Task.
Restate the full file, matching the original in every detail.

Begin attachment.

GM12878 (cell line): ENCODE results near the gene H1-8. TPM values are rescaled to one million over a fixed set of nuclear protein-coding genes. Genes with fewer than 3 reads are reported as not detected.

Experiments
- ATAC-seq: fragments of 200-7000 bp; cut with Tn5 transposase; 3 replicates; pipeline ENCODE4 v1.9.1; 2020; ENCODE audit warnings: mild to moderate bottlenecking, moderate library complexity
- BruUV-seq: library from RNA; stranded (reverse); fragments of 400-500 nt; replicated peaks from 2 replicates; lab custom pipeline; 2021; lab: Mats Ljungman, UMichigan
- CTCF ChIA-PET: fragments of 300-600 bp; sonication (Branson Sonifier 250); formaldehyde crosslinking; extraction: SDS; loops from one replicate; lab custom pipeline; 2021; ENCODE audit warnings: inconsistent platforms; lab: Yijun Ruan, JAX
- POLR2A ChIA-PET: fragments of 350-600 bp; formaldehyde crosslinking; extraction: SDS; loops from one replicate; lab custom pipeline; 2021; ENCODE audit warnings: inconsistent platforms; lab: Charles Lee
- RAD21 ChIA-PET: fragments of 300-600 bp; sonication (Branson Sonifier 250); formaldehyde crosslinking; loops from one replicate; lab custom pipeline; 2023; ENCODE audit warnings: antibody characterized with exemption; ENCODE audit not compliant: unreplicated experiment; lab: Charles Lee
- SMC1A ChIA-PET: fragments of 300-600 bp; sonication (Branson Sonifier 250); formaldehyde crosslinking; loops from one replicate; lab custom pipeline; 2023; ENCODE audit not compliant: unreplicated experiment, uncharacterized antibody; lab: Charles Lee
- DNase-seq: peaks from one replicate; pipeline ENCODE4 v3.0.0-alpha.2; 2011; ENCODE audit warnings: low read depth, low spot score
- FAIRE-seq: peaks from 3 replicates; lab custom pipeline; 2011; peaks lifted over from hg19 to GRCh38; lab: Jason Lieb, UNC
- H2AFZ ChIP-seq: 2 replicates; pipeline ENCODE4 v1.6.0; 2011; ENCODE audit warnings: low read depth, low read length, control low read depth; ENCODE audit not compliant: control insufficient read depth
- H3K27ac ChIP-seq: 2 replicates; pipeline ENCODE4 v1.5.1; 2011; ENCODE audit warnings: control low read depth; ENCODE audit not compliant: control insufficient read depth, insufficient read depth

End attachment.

GM12878 (cell line): ENCODE results near the gene H1-8. TPM values are rescaled to one million over a fixed set of nuclear protein-coding genes. Genes with fewer than 3 reads are reported as not detected.

Experiments
- ATAC-seq: fragments of 200-7000 bp; cut with Tn5 transposase; 3 replicates; pipeline ENCODE4 v1.9.1; 2020; ENCODE audit warnings: mild to moderate bottlenecking, moderate library complexity
- BruUV-seq: library from RNA; stranded (reverse); fragments of 400-500 nt; replicated peaks from 2 replicates; lab custom pipeline; 2021; lab: Mats Ljungman, UMichigan
- CTCF ChIA-PET: fragments of 300-600 bp; sonication (Branson Sonifier 250); formaldehyde crosslinking; extraction: SDS; loops from one replicate; lab custom pipeline; 2021; ENCODE audit warnings: inconsistent platforms; lab: Yijun Ruan, JAX
- POLR2A ChIA-PET: fragments of 350-600 bp; formaldehyde crosslinking; extraction: SDS; loops from one replicate; lab custom pipeline; 2021; ENCODE audit warnings: inconsistent platforms; lab: Charles Lee
- RAD21 ChIA-PET: fragments of 300-600 bp; sonication (Branson Sonifier 250); formaldehyde crosslinking; loops from one replicate; lab custom pipeline; 2023; ENCODE audit warnings: antibody characterized with exemption; ENCODE audit not compliant: unreplicated experiment; lab: Charles Lee
- SMC1A ChIA-PET: fragments of 300-600 bp; sonication (Branson Sonifier 250); formaldehyde crosslinking; loops from one replicate; lab custom pipeline; 2023; ENCODE audit not compliant: unreplicated experiment, uncharacterized antibody; lab: Charles Lee
- DNase-seq: peaks from one replicate; pipeline ENCODE4 v3.0.0-alpha.2; 2011; ENCODE audit warnings: low read depth, low spot score
- FAIRE-seq: peaks from 3 replicates; lab custom pipeline; 2011; peaks lifted over from hg19 to GRCh38; lab: Jason Lieb, UNC
- H2AFZ ChIP-seq: 2 replicates; pipeline ENCODE4 v1.6.0; 2011; ENCODE audit warnings: low read depth, low read length, control low read depth; ENCODE audit not compliant: control insufficient read depth
- H3K27ac ChIP-seq: 2 replicates; pipeline ENCODE4 v1.5.1; 2011; ENCODE audit warnings: control low read depth; ENCODE audit not compliant: control insufficient read depth, insufficient read depth